It's official: The future is here. Google has announced that its driverless cars are actually safer than human drivers. Don’t get your hopes up too high, though. Just because the cars are safer than human drivers doesn’t make them completely “crash proof.” Still, it promises to be safer than a human driver, which, when looking at data from the Centers for Disease Control and Prevention (CDC), doesn’t seem to be very hard. According to the CDC, more than 2.3 million adult drivers and passengers were treated in emergency departments as the result of being injured in motor vehicle crashes in 2009. Although no one is saying that the Google driverless car is the answer to injuries, or even deaths, caused in motor vehicle accidents in the United States, it can surely help to decrease the numbers.

At a recent robotics conference in California, Chris Urmson, leader of Google’s autonomous-car project, presented results from two studies on the cars' performance on public roads in California and Nevada. Testing for the Google cars on public roads has been going on since 2010. There is always a human in the driver’s seat to take over in case of an emergency. According to the results, Google’s cars accelerated and braked significantly more sharply when a human was behind the wheel than when they were piloting themselves. “We’re spending less time in near-collision states. Our car is driving more smoothly and more safely than our trained professional drivers,” Urmson explained to The Telegraph.

The results also showed that the cars’ software was better at keeping a safe distance between vehicles than human drivers. The cars are also able to give concrete evidence on what happened in an accident, so insurance companies no longer have to rely on hearsay. In one test, a Google car was hit by another driver and the car’s data was used to create an annotated map of the surroundings, which proved what happened. “We don’t have to rely on eyewitnesses that can’t be trusted as to what happened—we actually have the data. The guy around us wasn’t paying enough attention. The data will set you free,” Urmson told The Telegraph.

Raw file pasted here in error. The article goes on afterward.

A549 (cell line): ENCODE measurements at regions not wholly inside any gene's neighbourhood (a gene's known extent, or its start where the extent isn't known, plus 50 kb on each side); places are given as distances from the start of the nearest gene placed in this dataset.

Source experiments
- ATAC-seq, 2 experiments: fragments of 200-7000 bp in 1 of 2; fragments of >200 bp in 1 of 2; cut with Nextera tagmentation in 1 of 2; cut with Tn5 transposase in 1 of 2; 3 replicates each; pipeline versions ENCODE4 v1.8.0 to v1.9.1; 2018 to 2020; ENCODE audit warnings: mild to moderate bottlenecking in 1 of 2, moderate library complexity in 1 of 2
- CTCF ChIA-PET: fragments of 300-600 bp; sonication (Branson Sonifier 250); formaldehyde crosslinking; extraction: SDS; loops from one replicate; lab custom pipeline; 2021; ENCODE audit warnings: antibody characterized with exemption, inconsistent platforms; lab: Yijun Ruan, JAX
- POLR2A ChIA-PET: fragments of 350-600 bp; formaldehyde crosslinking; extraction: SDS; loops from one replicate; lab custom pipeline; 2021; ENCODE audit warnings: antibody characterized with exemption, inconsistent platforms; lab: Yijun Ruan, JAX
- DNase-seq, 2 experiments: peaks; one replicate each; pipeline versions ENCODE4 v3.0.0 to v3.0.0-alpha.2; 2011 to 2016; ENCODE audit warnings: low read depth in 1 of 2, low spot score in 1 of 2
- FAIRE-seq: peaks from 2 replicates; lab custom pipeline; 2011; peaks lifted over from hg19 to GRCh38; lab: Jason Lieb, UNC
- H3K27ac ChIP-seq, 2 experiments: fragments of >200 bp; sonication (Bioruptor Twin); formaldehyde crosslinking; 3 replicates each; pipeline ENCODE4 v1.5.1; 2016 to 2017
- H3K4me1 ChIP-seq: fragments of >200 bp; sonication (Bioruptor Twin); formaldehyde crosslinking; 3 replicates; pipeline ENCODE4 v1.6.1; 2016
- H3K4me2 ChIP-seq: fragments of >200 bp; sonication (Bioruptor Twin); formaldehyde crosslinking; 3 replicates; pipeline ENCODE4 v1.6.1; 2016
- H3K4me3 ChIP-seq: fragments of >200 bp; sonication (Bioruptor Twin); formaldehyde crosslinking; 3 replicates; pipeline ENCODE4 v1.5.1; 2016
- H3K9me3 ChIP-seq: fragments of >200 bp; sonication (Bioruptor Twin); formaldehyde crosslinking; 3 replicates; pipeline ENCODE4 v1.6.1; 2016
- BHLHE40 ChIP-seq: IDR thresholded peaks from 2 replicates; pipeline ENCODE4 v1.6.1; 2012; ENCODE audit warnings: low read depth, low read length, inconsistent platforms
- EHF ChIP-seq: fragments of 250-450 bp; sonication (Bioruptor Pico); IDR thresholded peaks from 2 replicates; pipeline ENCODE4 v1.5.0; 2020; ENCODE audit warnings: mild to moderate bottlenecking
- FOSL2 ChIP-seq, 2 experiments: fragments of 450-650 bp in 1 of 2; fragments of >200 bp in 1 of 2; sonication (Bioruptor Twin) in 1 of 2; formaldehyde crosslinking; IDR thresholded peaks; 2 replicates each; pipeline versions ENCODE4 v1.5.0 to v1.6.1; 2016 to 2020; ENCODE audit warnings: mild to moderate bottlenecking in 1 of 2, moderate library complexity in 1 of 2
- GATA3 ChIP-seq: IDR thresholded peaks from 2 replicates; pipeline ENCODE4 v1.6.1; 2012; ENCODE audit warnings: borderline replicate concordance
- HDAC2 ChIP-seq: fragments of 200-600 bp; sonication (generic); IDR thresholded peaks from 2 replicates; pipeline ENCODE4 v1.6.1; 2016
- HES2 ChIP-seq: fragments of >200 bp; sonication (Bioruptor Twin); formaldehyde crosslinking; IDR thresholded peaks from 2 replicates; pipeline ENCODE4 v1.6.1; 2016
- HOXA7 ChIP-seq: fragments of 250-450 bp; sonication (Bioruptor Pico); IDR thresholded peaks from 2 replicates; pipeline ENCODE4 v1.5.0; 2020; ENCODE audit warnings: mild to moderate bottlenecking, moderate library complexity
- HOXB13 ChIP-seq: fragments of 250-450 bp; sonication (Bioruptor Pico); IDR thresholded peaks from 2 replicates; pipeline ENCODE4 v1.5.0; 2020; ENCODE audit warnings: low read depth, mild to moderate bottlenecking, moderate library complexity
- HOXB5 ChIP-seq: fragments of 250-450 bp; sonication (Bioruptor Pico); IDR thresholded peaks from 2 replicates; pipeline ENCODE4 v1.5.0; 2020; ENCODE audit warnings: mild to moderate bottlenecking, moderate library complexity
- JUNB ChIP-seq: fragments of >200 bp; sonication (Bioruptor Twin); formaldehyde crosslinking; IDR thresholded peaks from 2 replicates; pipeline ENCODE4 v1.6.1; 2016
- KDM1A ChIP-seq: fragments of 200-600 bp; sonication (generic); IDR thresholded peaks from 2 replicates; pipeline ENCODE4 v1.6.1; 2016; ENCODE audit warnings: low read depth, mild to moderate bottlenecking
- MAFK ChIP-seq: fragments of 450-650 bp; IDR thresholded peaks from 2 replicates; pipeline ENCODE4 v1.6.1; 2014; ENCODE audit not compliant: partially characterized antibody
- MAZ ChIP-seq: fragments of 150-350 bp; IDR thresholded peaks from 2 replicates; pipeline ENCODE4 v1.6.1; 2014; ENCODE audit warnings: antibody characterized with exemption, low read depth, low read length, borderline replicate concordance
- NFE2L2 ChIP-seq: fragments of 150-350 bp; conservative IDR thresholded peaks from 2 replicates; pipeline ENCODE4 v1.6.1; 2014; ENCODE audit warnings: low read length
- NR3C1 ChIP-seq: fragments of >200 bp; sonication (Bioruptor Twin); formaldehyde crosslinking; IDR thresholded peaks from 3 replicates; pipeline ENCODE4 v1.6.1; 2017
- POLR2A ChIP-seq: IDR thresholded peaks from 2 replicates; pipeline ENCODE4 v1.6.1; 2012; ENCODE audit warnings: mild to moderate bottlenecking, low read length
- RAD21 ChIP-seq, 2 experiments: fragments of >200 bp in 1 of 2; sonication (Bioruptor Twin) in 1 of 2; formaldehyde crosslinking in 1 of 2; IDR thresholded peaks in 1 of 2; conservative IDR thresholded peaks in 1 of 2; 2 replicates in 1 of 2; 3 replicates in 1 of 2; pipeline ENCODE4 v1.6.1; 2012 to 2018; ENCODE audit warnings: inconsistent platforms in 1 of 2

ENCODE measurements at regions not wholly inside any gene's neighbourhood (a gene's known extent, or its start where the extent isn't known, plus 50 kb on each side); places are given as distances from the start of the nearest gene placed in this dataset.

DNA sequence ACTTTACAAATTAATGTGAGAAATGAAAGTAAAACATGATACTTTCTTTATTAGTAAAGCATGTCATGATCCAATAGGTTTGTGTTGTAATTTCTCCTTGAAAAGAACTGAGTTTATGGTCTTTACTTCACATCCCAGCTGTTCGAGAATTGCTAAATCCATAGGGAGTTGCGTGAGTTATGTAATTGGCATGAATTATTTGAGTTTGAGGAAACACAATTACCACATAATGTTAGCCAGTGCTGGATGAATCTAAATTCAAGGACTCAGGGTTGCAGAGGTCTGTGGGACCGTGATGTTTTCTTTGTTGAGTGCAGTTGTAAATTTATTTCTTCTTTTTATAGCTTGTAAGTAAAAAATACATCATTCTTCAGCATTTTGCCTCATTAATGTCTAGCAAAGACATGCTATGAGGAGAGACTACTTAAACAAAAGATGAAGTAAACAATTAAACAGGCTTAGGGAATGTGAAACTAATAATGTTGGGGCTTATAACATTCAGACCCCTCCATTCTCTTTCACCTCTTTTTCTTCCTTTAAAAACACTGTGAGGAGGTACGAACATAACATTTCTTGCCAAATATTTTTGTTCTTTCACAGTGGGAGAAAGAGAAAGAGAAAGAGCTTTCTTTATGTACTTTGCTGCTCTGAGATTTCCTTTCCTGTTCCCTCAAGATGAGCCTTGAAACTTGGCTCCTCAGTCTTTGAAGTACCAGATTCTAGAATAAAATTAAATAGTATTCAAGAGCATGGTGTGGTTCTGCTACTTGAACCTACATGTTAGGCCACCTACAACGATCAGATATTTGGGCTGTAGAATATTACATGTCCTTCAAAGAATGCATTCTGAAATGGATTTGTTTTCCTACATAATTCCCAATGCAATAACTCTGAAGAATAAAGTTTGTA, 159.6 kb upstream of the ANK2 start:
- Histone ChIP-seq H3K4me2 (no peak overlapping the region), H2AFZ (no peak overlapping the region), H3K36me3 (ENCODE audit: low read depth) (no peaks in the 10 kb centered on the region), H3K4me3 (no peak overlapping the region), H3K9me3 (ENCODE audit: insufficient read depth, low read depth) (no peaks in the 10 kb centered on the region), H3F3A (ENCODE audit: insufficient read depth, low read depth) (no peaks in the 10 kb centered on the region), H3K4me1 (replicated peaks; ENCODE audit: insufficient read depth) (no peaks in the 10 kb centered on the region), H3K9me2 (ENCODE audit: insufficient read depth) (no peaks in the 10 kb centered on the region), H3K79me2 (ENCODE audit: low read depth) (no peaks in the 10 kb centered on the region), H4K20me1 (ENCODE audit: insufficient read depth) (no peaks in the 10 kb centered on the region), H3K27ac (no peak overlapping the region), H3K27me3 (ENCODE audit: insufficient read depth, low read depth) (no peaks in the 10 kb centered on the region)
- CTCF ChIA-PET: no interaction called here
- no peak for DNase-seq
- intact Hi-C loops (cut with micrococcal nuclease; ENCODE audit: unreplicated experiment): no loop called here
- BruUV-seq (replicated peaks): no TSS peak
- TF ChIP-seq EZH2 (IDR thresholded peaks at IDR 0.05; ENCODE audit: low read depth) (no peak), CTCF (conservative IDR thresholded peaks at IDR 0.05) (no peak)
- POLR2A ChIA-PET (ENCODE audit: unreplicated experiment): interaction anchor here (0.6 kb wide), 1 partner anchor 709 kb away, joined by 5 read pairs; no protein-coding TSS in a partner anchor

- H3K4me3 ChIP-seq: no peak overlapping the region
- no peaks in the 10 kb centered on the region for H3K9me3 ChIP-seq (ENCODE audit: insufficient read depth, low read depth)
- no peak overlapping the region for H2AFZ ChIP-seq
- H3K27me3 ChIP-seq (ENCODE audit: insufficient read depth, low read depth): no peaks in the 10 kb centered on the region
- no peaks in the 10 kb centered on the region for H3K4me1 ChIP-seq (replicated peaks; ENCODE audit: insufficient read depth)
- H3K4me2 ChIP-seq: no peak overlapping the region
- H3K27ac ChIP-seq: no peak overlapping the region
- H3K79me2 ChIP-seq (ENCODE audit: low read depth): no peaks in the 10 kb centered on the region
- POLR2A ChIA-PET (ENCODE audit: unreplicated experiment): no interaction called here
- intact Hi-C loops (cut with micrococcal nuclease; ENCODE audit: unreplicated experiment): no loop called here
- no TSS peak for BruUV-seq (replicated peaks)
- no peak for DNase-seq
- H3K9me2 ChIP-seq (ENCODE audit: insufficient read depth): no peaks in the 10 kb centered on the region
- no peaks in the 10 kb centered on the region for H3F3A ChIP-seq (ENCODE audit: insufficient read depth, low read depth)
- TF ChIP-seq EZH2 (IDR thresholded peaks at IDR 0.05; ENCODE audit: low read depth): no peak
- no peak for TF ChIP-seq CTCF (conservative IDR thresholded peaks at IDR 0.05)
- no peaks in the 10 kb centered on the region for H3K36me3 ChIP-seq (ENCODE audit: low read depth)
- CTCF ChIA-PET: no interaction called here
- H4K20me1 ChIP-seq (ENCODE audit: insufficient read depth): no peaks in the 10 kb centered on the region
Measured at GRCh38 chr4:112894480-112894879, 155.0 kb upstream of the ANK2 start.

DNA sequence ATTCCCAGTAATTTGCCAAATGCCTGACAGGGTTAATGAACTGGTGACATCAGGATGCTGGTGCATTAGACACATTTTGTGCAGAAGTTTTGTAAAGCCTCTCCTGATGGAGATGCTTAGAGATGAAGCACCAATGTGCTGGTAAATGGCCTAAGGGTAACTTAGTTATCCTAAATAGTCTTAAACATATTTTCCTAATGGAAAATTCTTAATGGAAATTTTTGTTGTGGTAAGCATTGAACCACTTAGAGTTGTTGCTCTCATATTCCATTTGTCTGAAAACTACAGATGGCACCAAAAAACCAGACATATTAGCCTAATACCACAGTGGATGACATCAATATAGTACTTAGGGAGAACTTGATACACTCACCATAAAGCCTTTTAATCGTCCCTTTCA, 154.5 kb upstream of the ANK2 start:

According to Thierry Fraichard, a French computer scientist, it’s against the laws of physics to create a completely "crash-proof" car. On Motherboard, Frichard explained that in order for a vehicle to be absolutely safe, it has to literally know everything that is about to happen and has to have enough time to adjust for the movement of everyone and everything else. In other words, the car would have to predict the future. If not, there will eventually be a situation in which there’s no time to react.

The newest upgrade that Google wants to add to their driverless cars is a dashboard display that would help people understand what the car is doing and when they may want to take over.  A Pew Research Center survey showed that Americans are in two minds over whether or not they would be interested in buying an autonomous car. Interestingly enough, the split is closely tied in with where people live. Over half of Americans living in urban and suburban areas are interested in the futuristic vehicles, while the responses of those in rural areas were not as keen on the idea. The car is still not available to the public yet, although Google is currently discussing different ways to bring it to the market.